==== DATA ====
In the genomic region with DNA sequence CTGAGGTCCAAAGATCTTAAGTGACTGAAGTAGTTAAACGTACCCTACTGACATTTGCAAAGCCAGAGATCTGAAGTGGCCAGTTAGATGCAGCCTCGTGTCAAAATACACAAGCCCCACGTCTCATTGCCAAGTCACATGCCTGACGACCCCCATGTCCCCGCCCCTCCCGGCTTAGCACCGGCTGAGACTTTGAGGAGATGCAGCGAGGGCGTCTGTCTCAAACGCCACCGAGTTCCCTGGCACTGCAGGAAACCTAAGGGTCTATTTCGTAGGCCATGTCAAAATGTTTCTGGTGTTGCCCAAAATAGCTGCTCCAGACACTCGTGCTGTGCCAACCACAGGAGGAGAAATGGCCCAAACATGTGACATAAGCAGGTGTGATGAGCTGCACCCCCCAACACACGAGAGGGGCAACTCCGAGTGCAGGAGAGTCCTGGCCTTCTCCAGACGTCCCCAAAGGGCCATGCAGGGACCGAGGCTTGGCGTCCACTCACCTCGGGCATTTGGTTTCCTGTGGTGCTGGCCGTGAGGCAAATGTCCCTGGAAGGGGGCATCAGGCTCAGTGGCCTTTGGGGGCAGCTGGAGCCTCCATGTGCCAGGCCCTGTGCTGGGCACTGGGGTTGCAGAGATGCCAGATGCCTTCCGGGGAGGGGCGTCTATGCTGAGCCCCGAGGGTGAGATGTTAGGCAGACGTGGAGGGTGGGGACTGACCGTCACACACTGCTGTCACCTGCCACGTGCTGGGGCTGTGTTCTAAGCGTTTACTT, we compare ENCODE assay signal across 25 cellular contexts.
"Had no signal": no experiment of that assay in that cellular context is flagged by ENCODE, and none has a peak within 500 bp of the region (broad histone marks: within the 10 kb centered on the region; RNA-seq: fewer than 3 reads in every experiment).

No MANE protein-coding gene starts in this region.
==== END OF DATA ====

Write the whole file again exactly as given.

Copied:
In the genomic region with DNA sequence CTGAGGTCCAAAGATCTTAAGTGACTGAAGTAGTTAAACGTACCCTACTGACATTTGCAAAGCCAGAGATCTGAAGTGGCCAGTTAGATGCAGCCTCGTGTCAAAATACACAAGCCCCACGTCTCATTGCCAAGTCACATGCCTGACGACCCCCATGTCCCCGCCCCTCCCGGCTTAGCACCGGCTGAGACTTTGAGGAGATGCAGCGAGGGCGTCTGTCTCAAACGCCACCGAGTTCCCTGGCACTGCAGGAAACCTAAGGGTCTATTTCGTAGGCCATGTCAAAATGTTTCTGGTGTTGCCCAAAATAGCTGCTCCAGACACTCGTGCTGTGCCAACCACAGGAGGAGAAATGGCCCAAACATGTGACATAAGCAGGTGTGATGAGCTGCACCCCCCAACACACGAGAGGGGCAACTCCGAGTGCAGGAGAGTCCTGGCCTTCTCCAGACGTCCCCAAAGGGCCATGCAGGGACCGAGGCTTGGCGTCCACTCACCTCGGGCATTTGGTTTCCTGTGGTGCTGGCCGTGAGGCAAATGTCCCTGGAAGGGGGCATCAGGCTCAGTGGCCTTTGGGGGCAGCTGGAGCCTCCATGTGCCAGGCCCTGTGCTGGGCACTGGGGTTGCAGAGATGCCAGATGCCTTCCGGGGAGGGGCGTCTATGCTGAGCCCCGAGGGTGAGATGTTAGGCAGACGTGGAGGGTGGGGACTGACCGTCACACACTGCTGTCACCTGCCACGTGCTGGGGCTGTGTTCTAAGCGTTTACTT, we compare ENCODE assay signal across 25 cellular contexts.
"Had no signal": no experiment of that assay in that cellular context is flagged by ENCODE, and none has a peak within 500 bp of the region (broad histone marks: within the 10 kb centered on the region; RNA-seq: fewer than 3 reads in every experiment).

No MANE protein-coding gene starts in this region.